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Travelling with Czech Airlines via Prague in an ATR-72 I have already experienced multiple times that instead of pushback service the planes simply used their reverse thrust to leave their parking position, even doing a 90° degree turn while rolling backwards.

Personal experience as well as a Google search show that this is rather uncommon. What makes the ATR-72 special to be able to perform such kind of manoeuvre?

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  • $\begingroup$ Related $\endgroup$ – Pondlife Aug 2 at 0:52
  • $\begingroup$ Was it really powering back from a gate (with a jetbridge and co.)? I've never seen an ATR-72 parked at a gate in PRG, I think they exclusively park on the apron (and board via buses), which means they have lots of room around them for powering back and also that no pushback tractors are typically around. $\endgroup$ – TooTea Aug 2 at 9:51
  • $\begingroup$ @TooTea Yes, as you correctly assume this was on the apron and not at a gate. However, I still find it quite unusual. $\endgroup$ – elzell Aug 2 at 11:11
  • $\begingroup$ @TooTea Ah, now I see why you are asking - someone edited the title of my question. Fixed that. $\endgroup$ – elzell Aug 2 at 11:13
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As other answers note, for most aircraft, the risk of the engines ingesting FOD while powering back is too high. This is particularly true for turbofan engines mounted under the wings.

Turboprop engines tend to be mounted on high wings (such as on the ATR-72), and they tend to serve smaller airports where an airline may not have tugs available for pushback. Regional and private jets, which often have fuselage-mounted engines, also tend to serve such smaller airports. These planes were designed with the engines mounted higher specifically to reduce the risk of ingesting FOD, thus allowing them to safely power back when needed.

Note that powering back still burns a lot of fuel, and even with high engines the FOD risk isn't zero, so when operating at larger airports that do have tugs available, airlines will generally use them.

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Just about any turboprop or piston engine airplane with reversing propellers can do it, as the airplane doesn't care whether BETA reverse is being used on the ramp or a taxiway or a runway. You normally use DISCING (flat prop blades to make zero thrust) when taxiing when you want slow down or when you are stopped. To go backwards, you just move the powers back out of DISCING a touch.

You kick up FOD on the ramp, which a TP can draw in almost as easily as a jet. Gate areas are a garden of zipper tags from luggage and will do major damage to a TP if they get past the particle separator in the nacelle, which is more likely on the ground without a high velocity air stream to let the separator do its job. The airline has probably made the business decision to take the risk of FOD damage to avoid having to use tugs for pushback.

When you want to stop backing up, you should not use brakes, lest you tip back. You use forward power.

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Pushback via reverse thrust is problematic for turbofans, as they kick up lots of debris, which could be ingested into the engine or hit something laying around.

Presumably the ATR as a turboprop doesn't create as much wind, and with a turboprop the reverse thrust is blowing from the front of the engine, so there's no chance the debris will reach the intake.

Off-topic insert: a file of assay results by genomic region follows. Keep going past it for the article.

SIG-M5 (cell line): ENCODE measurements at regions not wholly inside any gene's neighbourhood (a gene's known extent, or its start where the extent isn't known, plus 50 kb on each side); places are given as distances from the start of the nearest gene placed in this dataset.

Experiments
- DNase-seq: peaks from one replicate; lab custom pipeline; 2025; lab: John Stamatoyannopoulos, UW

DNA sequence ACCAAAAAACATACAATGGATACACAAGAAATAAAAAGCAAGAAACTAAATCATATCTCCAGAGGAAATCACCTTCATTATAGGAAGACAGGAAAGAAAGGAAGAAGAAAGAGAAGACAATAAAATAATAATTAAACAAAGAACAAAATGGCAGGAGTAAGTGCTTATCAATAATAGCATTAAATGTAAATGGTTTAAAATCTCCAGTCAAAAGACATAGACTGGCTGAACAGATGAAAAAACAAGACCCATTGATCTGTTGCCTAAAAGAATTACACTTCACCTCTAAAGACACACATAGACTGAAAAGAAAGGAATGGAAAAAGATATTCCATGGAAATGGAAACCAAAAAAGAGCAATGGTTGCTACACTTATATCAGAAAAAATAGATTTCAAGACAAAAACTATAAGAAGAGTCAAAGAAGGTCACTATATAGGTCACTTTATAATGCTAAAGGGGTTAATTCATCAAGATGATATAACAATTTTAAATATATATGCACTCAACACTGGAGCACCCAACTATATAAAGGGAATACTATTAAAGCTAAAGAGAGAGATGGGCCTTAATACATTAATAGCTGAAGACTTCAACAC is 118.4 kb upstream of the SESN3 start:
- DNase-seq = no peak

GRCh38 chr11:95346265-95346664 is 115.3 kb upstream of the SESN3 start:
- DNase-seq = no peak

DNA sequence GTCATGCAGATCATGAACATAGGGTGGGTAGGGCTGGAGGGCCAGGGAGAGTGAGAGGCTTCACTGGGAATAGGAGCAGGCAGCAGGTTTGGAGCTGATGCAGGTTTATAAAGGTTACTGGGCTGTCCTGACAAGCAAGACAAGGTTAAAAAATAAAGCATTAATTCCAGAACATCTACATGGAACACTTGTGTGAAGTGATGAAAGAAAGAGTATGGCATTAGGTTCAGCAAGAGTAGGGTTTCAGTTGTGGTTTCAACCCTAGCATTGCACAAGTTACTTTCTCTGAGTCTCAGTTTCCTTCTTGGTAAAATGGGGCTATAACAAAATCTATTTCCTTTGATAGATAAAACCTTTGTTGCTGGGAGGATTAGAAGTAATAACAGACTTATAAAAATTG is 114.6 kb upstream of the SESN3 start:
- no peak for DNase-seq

Turbo prop reverse thrust

Most modern commercial airliners are prohibited to power back. Ground operations in aircraft fitted with high-bypass engines are usually restricted to idle and low-idle operations (enough to make the craft start moving, after which momentum enables further movement with idle only). Aircraft capable of power back are predominantly thus turboprops, several operators of these allow their crews to operate accordingly.

Is a powerback allowed by airlines as a safe maneuver?

Related: Is it possible to use thrust reversers to taxi backwards?

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    $\begingroup$ Turboprops have two key advantages over turbofans when in reverse: not only is the intake smaller and higher off the ground, but the thrust point is forward of the intake and thus less likely to lift FOD towards it. $\endgroup$ – Chromatix Aug 2 at 6:23
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    $\begingroup$ I wouldn't say that there is NO chance of FOD.. Engine intake is below the engine on the ATR-72, the prop is pulling air forwards as shown on your diagram, engine is pulling in air at the same location. Any FOD that the reverse thrust picks up could just as easily enter the engine. $\endgroup$ – LStrom Aug 2 at 12:09
  • $\begingroup$ One big popular exception was the MD-80 which used to routinely powerback with its elevated tail mounted turbofans being high enough from the ground to reduce the risk of FOD ingestion. $\endgroup$ – J... Aug 2 at 12:45
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You can do powerbacks with basically any commercial turboprop, not really uncommon at all. We did it regularly with our F50s and we still performing it nowadays sometimes (even though quite rarely) with our DH8Ds when there is no towbar available.

Never heard about the problem of ingesting FOD, we never experienced this. The only thing you have to be careful about is NOT to use the normal brakes for stopping or you will end up with a tailstrike. Instead one has to go back to DISC.

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